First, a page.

Yankees, Mets, trade rumors, free agents, off-the-wall predictions and other MLB musings.
The early arbitration offers, John Henry and Tommy Henrich
Well, I goofed on the Yankees likely offering Andy Pettitte arbitration - they didn't, just as they didn't offer it to anyone else (Johnny Damon, Hideki Matsui, Jose Molina or Xavier Nady), as Joel Sherman accurately reported this morning - because I misunderstood a nuance of the process.
I thought that, if Pettitte were to actually accept arbitration, his hearing would work off his $5.5 million base salary for 2009, rather than the total of $10.5 million he earned from hitting so many of his performance incentives.
Because Pettitte enjoyed a good '09 season, he would get a healthy raise from that $10.5 million through the arbitration process. The Yankees aren't prepared to give him that, although they have to know that Pettitte won't return for the same guaranteed money he agreed to last year.
So, no extra draft picks for the Yankees in 2010. Which, IMO, makes them less likely to go crazy on Type A free agents. Even when Brian Cashman signed A.J. Burnett, CC Sabathia and Mark Teixeira last year, he knew he had first- and second-round picks coming to him because the Yankees didn't sign their first- and second-round picks of '08. Because Cashman values player development so much, he wanst to keep the pipeline going.
--Interesting thoughts by Red Sox owner John Henry, who wants to do away with revenue sharing and place baseball's socialist onus more on a "competitive balanced payroll tax," as he phrases it.
There's little chance that revenue sharing will be obliterated, as Henry wants. This story reflects the difficulty there is every time a new collective bargaining agreement is negotiated. It's not only getting the players and owners to peacefully coexist. It's getting all of the owners to tolerate each other before they enter the negotiation room.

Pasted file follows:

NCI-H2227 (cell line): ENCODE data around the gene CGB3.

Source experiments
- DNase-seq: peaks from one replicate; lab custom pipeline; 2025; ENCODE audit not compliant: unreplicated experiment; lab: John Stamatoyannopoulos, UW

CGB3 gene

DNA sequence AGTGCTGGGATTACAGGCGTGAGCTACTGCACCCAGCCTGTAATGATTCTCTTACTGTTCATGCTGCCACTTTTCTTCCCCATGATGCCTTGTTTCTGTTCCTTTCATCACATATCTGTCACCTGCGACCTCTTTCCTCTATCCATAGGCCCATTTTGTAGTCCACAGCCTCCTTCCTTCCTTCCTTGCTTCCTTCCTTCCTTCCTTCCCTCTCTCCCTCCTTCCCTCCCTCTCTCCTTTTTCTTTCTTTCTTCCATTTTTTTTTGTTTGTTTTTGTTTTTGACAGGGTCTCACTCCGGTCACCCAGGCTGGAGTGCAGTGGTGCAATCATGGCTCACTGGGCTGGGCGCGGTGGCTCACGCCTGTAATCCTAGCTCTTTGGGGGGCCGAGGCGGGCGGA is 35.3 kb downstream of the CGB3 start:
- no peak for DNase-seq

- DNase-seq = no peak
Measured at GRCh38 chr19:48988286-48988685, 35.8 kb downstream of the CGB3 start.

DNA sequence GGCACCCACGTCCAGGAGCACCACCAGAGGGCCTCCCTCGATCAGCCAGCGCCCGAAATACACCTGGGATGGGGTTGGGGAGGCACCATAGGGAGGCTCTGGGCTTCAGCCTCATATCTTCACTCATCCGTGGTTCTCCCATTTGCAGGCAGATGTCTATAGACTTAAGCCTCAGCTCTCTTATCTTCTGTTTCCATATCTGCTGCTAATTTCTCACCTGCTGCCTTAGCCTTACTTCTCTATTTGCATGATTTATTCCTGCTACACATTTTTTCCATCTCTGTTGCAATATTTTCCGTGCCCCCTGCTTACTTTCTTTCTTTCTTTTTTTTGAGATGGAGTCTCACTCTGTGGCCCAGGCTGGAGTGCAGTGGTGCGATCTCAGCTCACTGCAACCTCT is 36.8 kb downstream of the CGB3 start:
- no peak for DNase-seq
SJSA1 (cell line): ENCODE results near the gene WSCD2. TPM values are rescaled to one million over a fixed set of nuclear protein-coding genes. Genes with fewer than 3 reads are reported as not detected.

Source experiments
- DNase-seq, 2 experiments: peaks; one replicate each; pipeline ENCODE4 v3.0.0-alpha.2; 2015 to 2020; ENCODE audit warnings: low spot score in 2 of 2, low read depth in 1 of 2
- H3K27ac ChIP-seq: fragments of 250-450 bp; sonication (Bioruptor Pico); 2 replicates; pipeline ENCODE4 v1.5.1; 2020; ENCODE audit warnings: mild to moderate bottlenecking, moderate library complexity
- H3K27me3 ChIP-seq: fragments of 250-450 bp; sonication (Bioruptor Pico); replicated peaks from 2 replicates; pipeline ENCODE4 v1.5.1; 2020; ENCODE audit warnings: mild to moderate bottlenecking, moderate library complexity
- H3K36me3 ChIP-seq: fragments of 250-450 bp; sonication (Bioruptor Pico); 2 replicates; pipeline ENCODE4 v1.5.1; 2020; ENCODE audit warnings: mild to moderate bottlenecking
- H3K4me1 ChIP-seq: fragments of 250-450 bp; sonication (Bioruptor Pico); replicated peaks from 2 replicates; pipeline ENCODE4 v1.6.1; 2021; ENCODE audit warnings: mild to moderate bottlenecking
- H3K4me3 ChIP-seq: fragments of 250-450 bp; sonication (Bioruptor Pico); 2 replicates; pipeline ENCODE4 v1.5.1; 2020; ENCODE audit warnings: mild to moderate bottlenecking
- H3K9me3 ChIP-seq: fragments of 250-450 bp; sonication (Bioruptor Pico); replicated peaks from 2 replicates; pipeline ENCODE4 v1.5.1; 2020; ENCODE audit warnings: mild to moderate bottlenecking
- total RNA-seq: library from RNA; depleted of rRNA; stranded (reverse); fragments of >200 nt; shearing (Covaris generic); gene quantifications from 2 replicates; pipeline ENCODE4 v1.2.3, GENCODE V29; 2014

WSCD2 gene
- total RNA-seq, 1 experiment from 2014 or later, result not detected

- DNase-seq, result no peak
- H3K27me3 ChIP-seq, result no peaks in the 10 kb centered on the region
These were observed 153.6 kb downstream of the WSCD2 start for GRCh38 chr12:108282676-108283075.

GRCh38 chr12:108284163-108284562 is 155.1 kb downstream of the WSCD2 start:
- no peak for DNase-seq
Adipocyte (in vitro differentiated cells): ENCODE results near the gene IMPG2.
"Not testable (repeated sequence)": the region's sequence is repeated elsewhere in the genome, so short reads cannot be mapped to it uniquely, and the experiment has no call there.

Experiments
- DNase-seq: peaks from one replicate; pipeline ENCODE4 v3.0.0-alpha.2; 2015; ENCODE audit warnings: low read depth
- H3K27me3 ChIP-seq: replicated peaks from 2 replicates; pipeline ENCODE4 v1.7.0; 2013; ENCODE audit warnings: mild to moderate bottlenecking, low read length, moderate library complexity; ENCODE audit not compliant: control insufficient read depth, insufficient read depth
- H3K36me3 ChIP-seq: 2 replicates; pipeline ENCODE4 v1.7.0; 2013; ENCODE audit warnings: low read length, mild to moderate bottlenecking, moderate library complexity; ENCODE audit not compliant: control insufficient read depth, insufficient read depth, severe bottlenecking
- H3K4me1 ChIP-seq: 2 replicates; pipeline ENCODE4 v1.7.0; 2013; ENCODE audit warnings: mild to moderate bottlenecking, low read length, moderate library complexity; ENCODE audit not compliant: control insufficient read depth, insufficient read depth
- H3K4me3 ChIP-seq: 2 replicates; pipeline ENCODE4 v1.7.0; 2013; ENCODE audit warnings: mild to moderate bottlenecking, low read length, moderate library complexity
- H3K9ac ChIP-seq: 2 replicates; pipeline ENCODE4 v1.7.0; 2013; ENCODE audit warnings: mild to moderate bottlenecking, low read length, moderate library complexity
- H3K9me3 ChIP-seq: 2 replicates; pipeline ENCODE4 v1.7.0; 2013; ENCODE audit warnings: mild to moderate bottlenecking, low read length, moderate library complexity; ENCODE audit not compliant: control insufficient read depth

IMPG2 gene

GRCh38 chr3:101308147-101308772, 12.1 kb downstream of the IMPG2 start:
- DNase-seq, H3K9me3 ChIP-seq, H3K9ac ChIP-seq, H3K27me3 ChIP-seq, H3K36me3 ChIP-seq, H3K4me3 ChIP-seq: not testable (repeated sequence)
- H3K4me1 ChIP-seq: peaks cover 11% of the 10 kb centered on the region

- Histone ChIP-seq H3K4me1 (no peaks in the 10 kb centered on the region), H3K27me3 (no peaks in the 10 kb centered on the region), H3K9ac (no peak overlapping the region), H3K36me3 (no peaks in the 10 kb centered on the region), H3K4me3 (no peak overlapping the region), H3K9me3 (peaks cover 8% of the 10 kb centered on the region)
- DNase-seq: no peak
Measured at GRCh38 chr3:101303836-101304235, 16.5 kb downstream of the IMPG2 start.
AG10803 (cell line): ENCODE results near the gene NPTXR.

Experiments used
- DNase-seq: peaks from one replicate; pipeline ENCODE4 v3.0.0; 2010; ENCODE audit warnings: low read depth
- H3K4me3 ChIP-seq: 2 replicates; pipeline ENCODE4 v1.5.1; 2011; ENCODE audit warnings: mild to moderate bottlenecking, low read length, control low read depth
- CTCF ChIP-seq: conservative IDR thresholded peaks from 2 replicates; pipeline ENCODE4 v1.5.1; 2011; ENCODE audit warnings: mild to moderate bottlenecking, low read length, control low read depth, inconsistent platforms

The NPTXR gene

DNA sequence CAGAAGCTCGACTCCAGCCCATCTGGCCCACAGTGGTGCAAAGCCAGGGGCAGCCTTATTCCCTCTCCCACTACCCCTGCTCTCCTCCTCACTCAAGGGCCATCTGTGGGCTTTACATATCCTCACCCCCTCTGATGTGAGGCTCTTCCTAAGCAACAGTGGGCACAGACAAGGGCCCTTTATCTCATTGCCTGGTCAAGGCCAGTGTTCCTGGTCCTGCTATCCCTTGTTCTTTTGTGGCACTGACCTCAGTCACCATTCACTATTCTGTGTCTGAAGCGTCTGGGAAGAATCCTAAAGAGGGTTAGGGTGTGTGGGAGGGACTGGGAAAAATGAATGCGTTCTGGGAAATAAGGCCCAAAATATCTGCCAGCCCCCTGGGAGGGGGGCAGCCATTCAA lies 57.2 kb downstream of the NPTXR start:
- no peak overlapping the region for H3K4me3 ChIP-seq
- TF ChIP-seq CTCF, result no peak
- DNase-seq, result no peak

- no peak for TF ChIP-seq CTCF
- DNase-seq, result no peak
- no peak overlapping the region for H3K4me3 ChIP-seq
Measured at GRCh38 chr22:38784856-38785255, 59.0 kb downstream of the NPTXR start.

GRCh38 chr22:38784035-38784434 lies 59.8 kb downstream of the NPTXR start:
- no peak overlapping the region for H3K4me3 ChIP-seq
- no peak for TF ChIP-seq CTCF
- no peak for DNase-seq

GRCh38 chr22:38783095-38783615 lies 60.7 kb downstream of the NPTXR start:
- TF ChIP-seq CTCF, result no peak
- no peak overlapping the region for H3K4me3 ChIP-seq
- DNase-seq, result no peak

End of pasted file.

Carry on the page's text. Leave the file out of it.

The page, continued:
--Rest in peace, Tommy Henrich. I never had the privilege of seeing him play. Would love to hear from those who did.
--The Phillies signed Brian Schneider to a two-year deal. Yeesh.
--Utility man Nick Green, who performed a fine job filling for the Red Sox this past season, is drawing "significant interest" on major-league contracts, said his agent, Long Island native Tom O'Connell. O'Connell represents Carl Pavano, who received considerable leverage today when the Twins offered him arbitration.
--I will update with more news as it comes tonight. The Mets are likely to announce their decision on arbitration (no on Carlos Delgado, Elmer Dessens, Gary Sheffield and Fernando Tatis), as well as their re-hiring of Wayne Krivsky.
--UPDATE, 5:36 p.m.: Just after I posted this, MLB released its "Indepdendent Program Administrator's 2009 Public Report." I'm sure the entirety of it will be available shortly on MLB.com, but the lead item is that 108 players received therapeutic use exemptions for attention deficit disorder.
Congress raised this issue in January 2008, at the hearing which George Mitchell, Bud Selig and Donald Fehr testified right after the MItchell Report, and gosh, that still seems like an awfully high number of players with ADD.
--UPDATE, 6:16 p.m.: It's now official - no Mets free agents have been offered arbitration. Not surprising. If Carlos Delgado had been offered arbitration, he would've accepted it so fast that he would've evoked memories of Cool Papa Bell, who allegedly could turn off a light switch and then be in bed before teh room got dark.
Meanwhile, regarding the Mets' catching situation, an interesting scenario to monitor is the Rays'. Thanks to Tampa Bay's acquisition today of Kelly Shoppach, the Rays now have two experienced guys in Shoppach and Dioner Navarro. Tampa Bay executive VP of baseball operations Andrew Friedman will likely work the next 11 days to find a new home for one of the pair.
If I were the Mets, I'd strongly consider both, given the low cost in money and trade chips; the Rays likely won't be looking for much, since the alternative is non-tendering one of the two and getting nothing in return.
--UPDATE, 7:43 p.m. As an addendum to this Tampa Bay catching situation, the Rays offered free-agent catcher Gregg Zaun, a Type B free agent, arbitration. If Zaun accepts, then the Rays will be in a situation where they realistically have to cut bait on someone by the Dec. 12 non-tender deadline. Given their financial restraints, they can't be paying seven figures each to three different catchers.
All the more reason for the Mets to exploit this. Given the acquisition costs involved, I think I'd rather have Shoppach or Navarro, plus Henry Blanco, Omir Santos and Josh Thole, than Bengie Molina.